Despite my reservations, naturally, there remains much about the film to enjoy and admire — starting with Stewart’s showstopping performance in the final third of the film. Jean Arthur is as wonderful as ever in an even more cynical variation on her earlier role as the journalist in Mr. Deeds Goes to Town; here, she’s notoriously tippled much of the time, and she’s not quite as much of a romantic partner for Smith (Peary argues that they make “a wonderful couple”, but they technically AREN’T one). Rains — who was nominated for an Academy Award as Best Supporting Actor — oozes quiet corruption in his almost perfectly realized turn as Senator Paine, though I couldn’t help being irritated by his failure to lose his British accent for the role. Joseph Walker’s cinematography is typically atmospheric, and the recreated set of the Senate floor is quite impressive.

Ultimately, however, I’m too much of a cynic to fully appreciate the type of unabashed heart-thumper Capra is going for here. For a much more authentic and nuanced representation of the inner workings of Washington, D.C., watch Otto Preminger’s Advise & Consent (1962) instead.

Redeeming Qualities and Moments:

  • Jimmy Stewart as Jefferson Smith (nominated by Peary as one of the Best Actors of the Year in his Alternate Oscars)
  • Jean Arthur as Clarissa Saunders (nominated by Peary as one of the Best Actresses of the Year in his Alternate Oscars)
  • Claude Rains as Senator Paine
  • The undeniably stirring filibuster sequence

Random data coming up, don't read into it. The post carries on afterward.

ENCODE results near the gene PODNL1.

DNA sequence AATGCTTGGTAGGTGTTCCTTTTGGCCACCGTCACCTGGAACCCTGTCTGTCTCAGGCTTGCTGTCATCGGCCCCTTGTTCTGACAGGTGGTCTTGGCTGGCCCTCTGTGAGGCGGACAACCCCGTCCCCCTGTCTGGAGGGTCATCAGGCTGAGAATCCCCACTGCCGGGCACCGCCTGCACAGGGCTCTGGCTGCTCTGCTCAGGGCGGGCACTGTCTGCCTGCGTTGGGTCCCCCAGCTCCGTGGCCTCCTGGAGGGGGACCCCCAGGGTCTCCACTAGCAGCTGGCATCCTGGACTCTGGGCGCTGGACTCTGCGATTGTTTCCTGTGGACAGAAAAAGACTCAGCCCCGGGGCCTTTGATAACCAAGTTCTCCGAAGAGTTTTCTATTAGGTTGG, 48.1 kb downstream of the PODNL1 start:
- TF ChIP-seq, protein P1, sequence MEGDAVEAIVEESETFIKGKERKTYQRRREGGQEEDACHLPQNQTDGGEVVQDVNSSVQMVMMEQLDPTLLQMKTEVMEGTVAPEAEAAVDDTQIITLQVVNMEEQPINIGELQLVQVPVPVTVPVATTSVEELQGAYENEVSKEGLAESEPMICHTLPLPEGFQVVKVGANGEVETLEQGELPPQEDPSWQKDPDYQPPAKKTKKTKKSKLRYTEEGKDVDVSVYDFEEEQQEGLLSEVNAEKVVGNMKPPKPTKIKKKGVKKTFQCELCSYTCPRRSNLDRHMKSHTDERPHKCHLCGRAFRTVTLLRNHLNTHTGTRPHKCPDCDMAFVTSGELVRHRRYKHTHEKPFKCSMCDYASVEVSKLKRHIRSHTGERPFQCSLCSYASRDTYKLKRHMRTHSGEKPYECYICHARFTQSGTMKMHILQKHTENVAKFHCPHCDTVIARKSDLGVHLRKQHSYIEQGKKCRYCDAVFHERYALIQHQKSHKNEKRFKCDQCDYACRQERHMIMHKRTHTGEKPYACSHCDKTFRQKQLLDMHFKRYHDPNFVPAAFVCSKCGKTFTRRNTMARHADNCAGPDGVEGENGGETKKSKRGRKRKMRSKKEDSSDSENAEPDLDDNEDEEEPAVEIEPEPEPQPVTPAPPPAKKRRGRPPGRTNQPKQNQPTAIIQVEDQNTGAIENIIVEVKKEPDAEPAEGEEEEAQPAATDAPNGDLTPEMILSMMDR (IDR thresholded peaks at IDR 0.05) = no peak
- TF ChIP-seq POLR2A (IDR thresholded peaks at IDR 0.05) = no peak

• Joseph Walker’s cinematography

Must See?
Yes, as one of Capra’s iconic classics. Nominated by Peary as one of the best films of the year — in a year notoriously filled with “classics” — in his Alternate Oscars.

Categories

(Listed in 1001 Movies You Must See Before You Die)

Links:

Pinocchio (1940)

Pinocchio (1940)

“Now, remember, Pinocchio: be a good boy — and always let your conscience be your guide.”

Synopsis:
A wooden puppet (Dickie Jones) hoping to become a real boy relies on the help of his “conscience”, Jiminy Cricket (Cliff Edwards), to prove himself “brave, truthful, and unselfish”.

Genres:

Response to Peary’s Review:
Like most critics, Peary rightfully labels this early Disney classic (the studio’s second feature-length film after its 1937 release of Snow White and the Seven Dwarfs) a “supreme” picture, arguing that it “has no flaws”, given that it’s “beautifully paced, funny, [and] has outstanding songs, marvelous characters, and the best animation in all of Disney”. He accurately notes that the “characters and sets are impressively and imaginatively drawn”, pointing out that one should watch (just for instance) “Pinocchio’s face change when he smokes a cigar”. Indeed, there are countless visual treats throughout the entire film, as demonstrated immediately during the marvelous opening scenes taking place in the woodcutter Gepetto’s house; I defy you not to chuckle with delight while watching the enchanting “dance of the cuckoo clocks”, displaying clocks with “a hunter shooting a bird, a woodsman chopping a turkey’s neck, a mother spanking the boy’s bottom, and two classical dancers”.